Can you wait for us until about noon?

Etymology 2[edit]

From Latin versus.

Noun[edit]

vers m (plural vers)

  1. verse

Etymology 3[edit]

Noun[edit]

vers m

  1. plural of ver

References[edit]

  1. ^ Picoche, Jacqueline; Jean-Claude Rolland (2009) Dictionnaire étymologique du français (in French), Paris: Dictionnaires Le Robert

Further reading[edit]


Hungarian[edit]

Pronunciation[edit]

Etymology 1[edit]

Borrowed from Latin versus.

Noun[edit]

vers (plural versek)

  1. verse
  2. poem
Declension[edit]
Inflection (stem in -e-, front unrounded harmony)
singular plural
nominative vers versek
accusative verset verseket
dative versnek verseknek
instrumental verssel versekkel
causal-final versért versekért
translative verssé versekké
terminative versig versekig
essive-formal versként versekként
essive-modal
inessive versben versekben
superessive versen verseken
adessive versnél verseknél
illative versbe versekbe
sublative versre versekre
allative vershez versekhez
elative versből versekből
delative versről versekről
ablative verstől versektől
Possessive forms of vers
possessor single possession multiple possessions
1st person sing. versem verseim
2nd person sing. versed verseid
3rd person sing. verse versei
1st person plural versünk verseink
2nd person plural versetek verseitek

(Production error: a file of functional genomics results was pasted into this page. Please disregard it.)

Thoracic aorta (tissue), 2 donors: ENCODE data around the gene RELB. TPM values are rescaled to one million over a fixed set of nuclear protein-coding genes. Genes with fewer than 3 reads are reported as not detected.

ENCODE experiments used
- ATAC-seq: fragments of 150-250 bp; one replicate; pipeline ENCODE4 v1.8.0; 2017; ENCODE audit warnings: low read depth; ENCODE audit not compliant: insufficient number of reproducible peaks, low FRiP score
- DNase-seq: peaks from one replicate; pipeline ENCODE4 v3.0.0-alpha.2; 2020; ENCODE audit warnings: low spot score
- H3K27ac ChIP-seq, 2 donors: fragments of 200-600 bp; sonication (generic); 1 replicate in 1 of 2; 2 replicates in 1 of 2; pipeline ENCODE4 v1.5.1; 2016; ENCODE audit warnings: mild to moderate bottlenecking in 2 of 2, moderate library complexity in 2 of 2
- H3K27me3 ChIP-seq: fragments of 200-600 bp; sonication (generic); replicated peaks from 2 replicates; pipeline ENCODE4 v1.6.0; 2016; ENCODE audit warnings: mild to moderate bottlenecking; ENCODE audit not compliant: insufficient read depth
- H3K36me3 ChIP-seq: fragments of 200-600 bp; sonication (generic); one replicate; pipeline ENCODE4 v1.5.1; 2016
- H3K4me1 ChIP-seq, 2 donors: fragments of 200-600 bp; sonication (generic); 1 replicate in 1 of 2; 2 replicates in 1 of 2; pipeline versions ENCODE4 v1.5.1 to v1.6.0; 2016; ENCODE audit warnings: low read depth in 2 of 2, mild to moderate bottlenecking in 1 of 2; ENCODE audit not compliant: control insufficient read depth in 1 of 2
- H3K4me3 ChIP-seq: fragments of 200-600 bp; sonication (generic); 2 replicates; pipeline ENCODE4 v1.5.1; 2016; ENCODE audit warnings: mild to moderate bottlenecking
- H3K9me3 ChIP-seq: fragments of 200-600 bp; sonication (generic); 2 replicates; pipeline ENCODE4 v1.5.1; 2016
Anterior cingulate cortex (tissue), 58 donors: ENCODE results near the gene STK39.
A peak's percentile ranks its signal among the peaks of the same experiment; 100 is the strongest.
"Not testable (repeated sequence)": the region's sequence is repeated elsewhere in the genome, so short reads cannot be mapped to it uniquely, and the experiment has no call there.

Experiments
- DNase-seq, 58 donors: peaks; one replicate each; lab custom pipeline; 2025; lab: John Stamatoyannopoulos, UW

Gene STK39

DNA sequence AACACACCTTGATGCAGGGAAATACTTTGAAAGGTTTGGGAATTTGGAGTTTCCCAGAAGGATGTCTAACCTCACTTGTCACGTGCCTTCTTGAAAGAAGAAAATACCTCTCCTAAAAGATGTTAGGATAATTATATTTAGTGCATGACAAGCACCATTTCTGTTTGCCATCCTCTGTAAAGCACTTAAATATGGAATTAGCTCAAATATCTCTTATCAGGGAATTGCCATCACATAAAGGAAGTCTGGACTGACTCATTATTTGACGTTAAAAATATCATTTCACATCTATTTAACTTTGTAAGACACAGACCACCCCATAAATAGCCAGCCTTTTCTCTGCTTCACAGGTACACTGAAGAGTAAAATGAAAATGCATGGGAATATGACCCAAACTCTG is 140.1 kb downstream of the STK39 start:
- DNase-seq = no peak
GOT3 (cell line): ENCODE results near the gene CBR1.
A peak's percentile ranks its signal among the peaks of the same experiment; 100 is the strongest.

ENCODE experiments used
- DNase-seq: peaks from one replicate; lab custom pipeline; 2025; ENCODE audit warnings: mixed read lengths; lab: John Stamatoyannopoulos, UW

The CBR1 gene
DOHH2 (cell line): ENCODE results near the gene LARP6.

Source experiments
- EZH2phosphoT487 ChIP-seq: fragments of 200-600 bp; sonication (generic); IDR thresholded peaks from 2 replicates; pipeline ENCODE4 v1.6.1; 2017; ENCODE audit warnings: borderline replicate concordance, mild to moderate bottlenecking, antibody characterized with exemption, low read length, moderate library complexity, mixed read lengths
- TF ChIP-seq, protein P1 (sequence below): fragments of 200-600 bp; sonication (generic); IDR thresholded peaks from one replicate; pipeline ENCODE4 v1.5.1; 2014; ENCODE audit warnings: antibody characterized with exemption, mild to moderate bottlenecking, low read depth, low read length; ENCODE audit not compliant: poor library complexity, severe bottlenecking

3rd person plural versük verseik
Synonyms[edit]
Derived terms[edit]

Etymology 2[edit]

Unknown origin.

Noun[edit]

vers (plural versek)

  1. (obsolete) race
Declension[edit]
Inflection (stem in -e-, front unrounded harmony)
singular plural
nominative vers versek
accusative verset verseket
dative versnek verseknek
instrumental verssel versekkel
causal-final versért versekért
translative verssé versekké
terminative versig versekig
essive-formal versként versekként
essive-modal
inessive versben versekben
superessive versen verseken
adessive versnél verseknél
illative versbe versekbe
sublative versre versekre
allative vershez versekhez
elative versből versekből
delative versről versekről
ablative verstől versektől
Possessive forms of vers
possessor single possession multiple possessions
1st person sing. versem verseim
2nd person sing. versed verseid
3rd person sing. verse versei
1st person plural versünk verseink
2nd person plural versetek verseitek
3rd person plural versük verseik
Derived terms[edit]

Icelandic[edit]

Noun[edit]

vers

  1. indefinite genitive singular of ver

Ido[edit]

Preposition[edit]

vers

  1. toward

Middle French[edit]

Preposition[edit]

vers

  1. toward(s)

Norwegian Bokmål[edit]

Norwegian Wikipedia has an article on: